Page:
Is it time to have your child’s Adenoids and Tonsils removed
- Adenoids are part of the lymphatic system
- The lymph system is a part of the body’s immune system that fights infections
- Adenoids usually disappear by the age of five years
The Adenoids are two small lumpy balloon like tissues behind the back of the nose and throat. They are part of the lymphatic system which is lots of piping and tubing around the body with little storage tanks and pumps to move it around. The lymphatic system produces white blood cells and proteins and fats in a liquid form. The lymph system is a major part of the bodies immune system that fights infections, cleans up dead cells and even destroys cancer cells naturally.
Lymph nodes are soft, small, round- or bean-shaped structures like rajmah beans. They are found in the neck, armpit, groin, inside the center of the chest and abdomen. They make immune cells or soldier cells that help the body fight infection. They also filter the lymph fluid and remove foreign material such as bacteria and cancer cells. When bacteria are recognized in the lymph fluid, the lymph nodes make more infection-fighting white blood cells, which cause the nodes to swell. The swollen nodes are sometimes felt in the neck, under the arms, and groin, this is what your doctor looks for by poking and pressing you in uncomfortable places to find them.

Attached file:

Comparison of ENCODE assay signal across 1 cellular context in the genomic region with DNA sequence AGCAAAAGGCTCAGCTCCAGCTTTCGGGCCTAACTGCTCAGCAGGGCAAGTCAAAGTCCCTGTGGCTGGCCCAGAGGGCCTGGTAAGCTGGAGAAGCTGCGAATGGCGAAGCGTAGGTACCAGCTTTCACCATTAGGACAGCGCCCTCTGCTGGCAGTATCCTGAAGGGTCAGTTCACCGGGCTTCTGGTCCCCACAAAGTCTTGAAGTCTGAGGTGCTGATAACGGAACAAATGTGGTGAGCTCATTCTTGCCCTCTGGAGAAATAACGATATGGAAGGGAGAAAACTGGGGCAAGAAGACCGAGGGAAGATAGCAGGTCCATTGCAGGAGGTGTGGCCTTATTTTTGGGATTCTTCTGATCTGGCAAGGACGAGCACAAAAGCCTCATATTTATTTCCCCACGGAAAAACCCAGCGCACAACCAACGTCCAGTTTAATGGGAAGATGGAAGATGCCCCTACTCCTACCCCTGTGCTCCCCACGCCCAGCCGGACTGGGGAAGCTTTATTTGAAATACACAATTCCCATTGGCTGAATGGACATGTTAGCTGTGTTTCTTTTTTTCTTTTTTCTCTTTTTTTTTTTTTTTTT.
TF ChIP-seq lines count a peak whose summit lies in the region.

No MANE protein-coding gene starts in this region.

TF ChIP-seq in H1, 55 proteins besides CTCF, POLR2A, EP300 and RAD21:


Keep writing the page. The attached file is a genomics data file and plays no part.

Lymphatic Tissue is like a bath sponge, soaked with large numbers of white cells, and is found in the spleen near the stomach, the thymus a butterfly like organ behind the chest in front of the heart,and the tonsils (little balls of lymphoid tissue arranged in a ring including the adenoids, two tubat tonsils near opening of ear into throat, two palatine in the soft part of the top of the mouth, and lingual tonsils inside the tongue), as well as visceral nodes(around stomach liver and other organs), peyer's patches (all along the intestines) and lacteals which are all associated with mucous membranes of the gastro-intestinal tract.
The adenoid, also known as a pharyngeal tonsil or nasopharyngeal tonsil, is a bunch of grapelike tissue situated behind the nose, where the nose joins the throat. They usually disappear around four to five years of age.
After birth, enlargement begins and continues until aged 5 to 7 years. Symptomatic enlargement between 18 to 24 months of age is not uncommon, meaning that snoring, nasal airway obstruction and obstructed breathing may occur during sleep. However, this may be reasonably expected to decline when children reach school age, and progressive shrinkage may be expected thereafter.
What do they do?